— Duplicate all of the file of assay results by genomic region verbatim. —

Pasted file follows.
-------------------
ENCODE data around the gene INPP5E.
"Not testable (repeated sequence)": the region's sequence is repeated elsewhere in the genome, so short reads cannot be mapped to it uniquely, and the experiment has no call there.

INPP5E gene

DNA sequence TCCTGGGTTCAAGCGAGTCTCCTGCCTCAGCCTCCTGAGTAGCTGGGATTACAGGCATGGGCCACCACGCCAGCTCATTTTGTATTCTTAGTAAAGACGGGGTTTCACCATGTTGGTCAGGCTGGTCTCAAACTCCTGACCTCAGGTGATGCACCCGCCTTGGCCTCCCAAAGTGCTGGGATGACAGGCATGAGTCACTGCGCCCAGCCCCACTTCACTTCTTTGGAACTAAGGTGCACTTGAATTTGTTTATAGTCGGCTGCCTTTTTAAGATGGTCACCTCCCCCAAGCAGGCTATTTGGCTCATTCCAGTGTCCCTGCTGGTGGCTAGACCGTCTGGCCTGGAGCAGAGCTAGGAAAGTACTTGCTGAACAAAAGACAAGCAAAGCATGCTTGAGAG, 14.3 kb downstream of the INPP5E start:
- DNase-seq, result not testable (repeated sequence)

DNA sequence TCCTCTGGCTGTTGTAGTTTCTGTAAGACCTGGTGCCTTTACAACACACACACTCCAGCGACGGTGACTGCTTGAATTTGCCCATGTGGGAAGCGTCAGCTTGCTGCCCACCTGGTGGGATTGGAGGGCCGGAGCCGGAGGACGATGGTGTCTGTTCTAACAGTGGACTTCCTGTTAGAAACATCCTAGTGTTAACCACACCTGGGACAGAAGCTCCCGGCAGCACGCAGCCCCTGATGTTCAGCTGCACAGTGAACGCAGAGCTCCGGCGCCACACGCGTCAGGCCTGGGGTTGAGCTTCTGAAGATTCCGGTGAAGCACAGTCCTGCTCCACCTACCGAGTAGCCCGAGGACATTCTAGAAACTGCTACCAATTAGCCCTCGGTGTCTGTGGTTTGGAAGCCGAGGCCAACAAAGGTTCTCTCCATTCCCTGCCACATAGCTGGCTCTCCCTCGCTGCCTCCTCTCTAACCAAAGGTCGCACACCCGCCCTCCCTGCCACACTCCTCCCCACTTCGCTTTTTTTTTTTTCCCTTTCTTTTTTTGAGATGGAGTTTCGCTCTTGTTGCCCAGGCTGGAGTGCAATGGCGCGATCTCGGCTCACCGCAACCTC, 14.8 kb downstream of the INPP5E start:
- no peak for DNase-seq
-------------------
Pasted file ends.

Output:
ENCODE data around the gene INPP5E.
"Not testable (repeated sequence)": the region's sequence is repeated elsewhere in the genome, so short reads cannot be mapped to it uniquely, and the experiment has no call there.

INPP5E gene

DNA sequence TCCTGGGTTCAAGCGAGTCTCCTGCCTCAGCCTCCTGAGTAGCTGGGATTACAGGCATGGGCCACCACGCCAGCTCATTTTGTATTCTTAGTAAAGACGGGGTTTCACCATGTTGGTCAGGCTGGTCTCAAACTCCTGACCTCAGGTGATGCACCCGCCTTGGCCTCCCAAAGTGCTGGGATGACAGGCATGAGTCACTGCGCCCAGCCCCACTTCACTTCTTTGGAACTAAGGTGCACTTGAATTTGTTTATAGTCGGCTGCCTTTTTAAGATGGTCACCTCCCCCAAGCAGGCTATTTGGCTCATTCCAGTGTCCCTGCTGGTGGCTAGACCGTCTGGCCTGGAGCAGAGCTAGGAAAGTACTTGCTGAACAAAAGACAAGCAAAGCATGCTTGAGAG, 14.3 kb downstream of the INPP5E start:
- DNase-seq, result not testable (repeated sequence)

DNA sequence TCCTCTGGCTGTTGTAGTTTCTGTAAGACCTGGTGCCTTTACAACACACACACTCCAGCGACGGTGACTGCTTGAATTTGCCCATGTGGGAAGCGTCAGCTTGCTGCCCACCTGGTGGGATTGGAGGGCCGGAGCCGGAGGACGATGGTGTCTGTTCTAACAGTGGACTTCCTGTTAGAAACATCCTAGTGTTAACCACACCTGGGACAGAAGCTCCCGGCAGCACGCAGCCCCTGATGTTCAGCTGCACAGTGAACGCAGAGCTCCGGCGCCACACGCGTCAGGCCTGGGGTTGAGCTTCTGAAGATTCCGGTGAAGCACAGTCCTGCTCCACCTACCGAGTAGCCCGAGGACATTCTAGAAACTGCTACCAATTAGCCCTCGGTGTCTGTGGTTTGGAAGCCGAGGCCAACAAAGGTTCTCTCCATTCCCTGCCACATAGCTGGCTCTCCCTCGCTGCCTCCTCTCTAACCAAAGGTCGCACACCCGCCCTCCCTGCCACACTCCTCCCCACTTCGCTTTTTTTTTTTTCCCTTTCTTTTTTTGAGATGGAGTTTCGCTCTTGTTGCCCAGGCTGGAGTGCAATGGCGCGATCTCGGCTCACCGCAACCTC, 14.8 kb downstream of the INPP5E start:
- no peak for DNase-seq